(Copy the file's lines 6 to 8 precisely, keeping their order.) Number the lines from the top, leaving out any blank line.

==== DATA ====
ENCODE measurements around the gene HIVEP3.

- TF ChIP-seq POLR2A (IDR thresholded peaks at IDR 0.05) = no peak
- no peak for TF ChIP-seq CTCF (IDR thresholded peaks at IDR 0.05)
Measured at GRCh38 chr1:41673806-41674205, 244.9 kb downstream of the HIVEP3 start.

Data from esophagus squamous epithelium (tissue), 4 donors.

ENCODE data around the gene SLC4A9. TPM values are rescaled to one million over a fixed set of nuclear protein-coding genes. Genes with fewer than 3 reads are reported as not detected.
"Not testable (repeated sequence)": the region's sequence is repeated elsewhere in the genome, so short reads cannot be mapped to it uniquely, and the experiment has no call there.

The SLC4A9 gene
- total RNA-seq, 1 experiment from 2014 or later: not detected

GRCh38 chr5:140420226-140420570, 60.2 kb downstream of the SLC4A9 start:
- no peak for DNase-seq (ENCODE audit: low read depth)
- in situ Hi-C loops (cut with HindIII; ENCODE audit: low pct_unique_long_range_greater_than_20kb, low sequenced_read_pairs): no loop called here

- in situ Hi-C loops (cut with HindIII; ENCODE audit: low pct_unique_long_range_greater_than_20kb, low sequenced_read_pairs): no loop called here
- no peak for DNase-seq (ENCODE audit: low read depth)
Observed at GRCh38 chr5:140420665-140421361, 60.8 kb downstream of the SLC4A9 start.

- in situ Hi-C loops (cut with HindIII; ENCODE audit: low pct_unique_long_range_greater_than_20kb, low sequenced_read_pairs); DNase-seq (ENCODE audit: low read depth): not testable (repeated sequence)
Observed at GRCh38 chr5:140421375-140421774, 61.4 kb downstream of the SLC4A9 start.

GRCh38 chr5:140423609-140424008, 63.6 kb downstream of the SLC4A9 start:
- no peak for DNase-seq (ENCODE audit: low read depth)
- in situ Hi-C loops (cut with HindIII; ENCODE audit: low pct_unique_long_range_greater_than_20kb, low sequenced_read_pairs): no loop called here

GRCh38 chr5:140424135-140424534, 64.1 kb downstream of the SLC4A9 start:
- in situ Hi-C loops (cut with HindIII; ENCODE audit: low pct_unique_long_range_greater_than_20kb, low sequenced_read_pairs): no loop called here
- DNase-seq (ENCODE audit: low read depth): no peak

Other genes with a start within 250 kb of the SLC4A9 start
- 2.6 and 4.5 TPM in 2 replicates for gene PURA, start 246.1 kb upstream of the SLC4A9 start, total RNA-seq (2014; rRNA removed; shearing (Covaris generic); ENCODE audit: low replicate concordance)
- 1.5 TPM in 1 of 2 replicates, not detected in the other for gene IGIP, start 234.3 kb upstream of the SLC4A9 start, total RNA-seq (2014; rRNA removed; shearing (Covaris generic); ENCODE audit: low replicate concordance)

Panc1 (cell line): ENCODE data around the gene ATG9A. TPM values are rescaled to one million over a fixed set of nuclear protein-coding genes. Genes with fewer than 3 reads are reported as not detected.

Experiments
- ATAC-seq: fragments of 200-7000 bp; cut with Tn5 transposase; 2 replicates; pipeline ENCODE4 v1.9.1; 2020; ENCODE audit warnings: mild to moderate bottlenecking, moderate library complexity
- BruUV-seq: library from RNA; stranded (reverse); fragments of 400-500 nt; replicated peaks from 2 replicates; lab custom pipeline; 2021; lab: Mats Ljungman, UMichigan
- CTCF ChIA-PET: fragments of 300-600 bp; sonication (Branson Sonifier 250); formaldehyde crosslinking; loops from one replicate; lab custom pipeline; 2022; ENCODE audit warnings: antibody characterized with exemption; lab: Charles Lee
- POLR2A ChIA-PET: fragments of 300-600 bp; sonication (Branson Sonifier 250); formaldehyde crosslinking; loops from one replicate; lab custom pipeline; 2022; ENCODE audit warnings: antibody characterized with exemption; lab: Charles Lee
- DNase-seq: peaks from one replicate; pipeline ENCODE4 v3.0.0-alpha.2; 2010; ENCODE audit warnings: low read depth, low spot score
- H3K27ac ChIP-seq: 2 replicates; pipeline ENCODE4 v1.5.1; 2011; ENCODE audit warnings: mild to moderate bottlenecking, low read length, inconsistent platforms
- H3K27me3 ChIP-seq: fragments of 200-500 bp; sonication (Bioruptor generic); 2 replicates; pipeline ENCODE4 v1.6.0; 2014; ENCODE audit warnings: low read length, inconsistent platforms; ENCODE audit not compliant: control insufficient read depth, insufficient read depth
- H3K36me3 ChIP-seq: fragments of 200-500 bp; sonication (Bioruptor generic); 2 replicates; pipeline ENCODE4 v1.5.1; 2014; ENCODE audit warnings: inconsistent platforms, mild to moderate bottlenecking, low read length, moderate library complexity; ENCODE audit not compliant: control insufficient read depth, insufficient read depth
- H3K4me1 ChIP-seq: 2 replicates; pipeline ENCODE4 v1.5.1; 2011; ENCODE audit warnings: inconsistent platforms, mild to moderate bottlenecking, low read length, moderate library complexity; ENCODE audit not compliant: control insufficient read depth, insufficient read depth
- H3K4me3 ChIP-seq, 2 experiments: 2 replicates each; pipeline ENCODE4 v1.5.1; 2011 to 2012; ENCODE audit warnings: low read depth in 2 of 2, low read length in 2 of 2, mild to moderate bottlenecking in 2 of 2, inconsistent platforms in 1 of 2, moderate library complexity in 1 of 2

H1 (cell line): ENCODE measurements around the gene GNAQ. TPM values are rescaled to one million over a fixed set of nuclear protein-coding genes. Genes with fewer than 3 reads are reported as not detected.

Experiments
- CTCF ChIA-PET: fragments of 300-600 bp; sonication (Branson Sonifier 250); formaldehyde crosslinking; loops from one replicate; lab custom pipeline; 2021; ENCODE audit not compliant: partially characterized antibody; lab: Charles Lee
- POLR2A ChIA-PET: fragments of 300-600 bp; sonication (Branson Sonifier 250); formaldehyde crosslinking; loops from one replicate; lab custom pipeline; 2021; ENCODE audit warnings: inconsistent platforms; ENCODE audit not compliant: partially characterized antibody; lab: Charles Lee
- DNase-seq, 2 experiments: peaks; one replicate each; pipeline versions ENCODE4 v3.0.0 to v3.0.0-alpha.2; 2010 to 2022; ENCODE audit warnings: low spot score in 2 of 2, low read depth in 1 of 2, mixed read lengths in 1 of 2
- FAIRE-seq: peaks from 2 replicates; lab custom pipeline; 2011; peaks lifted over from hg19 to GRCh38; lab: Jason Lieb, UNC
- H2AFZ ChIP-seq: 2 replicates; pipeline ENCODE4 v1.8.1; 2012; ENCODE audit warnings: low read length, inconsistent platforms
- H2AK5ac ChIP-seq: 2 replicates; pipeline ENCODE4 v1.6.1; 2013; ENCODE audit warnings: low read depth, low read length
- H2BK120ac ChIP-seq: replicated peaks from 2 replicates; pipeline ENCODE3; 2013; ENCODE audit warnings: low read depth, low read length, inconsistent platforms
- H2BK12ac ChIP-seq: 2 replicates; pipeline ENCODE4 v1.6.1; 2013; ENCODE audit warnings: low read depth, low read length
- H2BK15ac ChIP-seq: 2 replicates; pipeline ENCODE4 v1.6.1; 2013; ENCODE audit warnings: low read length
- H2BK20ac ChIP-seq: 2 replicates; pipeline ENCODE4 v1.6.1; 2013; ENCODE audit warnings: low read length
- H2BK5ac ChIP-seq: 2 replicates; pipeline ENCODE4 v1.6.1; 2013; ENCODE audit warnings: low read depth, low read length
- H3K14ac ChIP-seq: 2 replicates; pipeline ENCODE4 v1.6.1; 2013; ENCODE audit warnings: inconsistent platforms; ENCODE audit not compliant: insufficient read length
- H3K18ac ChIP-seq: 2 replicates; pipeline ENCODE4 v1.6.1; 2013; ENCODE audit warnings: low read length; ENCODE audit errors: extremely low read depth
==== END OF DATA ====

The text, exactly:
ENCODE data around the gene SLC4A9. TPM values are rescaled to one million over a fixed set of nuclear protein-coding genes. Genes with fewer than 3 reads are reported as not detected.
"Not testable (repeated sequence)": the region's sequence is repeated elsewhere in the genome, so short reads cannot be mapped to it uniquely, and the experiment has no call there.

The SLC4A9 gene